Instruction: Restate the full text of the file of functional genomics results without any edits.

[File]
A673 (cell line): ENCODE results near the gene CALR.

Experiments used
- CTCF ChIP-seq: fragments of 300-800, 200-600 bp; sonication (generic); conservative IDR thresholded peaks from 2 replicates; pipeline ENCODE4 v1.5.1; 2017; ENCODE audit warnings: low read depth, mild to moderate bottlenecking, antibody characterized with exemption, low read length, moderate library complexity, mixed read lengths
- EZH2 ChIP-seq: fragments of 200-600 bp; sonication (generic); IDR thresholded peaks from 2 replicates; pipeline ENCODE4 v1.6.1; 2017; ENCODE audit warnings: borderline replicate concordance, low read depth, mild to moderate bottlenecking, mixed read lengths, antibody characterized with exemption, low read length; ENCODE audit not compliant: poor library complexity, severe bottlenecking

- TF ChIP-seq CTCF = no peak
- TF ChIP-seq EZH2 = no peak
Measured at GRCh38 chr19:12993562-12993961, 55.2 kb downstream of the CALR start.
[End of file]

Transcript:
A673 (cell line): ENCODE results near the gene CALR.

Experiments used
- CTCF ChIP-seq: fragments of 300-800, 200-600 bp; sonication (generic); conservative IDR thresholded peaks from 2 replicates; pipeline ENCODE4 v1.5.1; 2017; ENCODE audit warnings: low read depth, mild to moderate bottlenecking, antibody characterized with exemption, low read length, moderate library complexity, mixed read lengths
- EZH2 ChIP-seq: fragments of 200-600 bp; sonication (generic); IDR thresholded peaks from 2 replicates; pipeline ENCODE4 v1.6.1; 2017; ENCODE audit warnings: borderline replicate concordance, low read depth, mild to moderate bottlenecking, mixed read lengths, antibody characterized with exemption, low read length; ENCODE audit not compliant: poor library complexity, severe bottlenecking

- TF ChIP-seq CTCF = no peak
- TF ChIP-seq EZH2 = no peak
Measured at GRCh38 chr19:12993562-12993961, 55.2 kb downstream of the CALR start.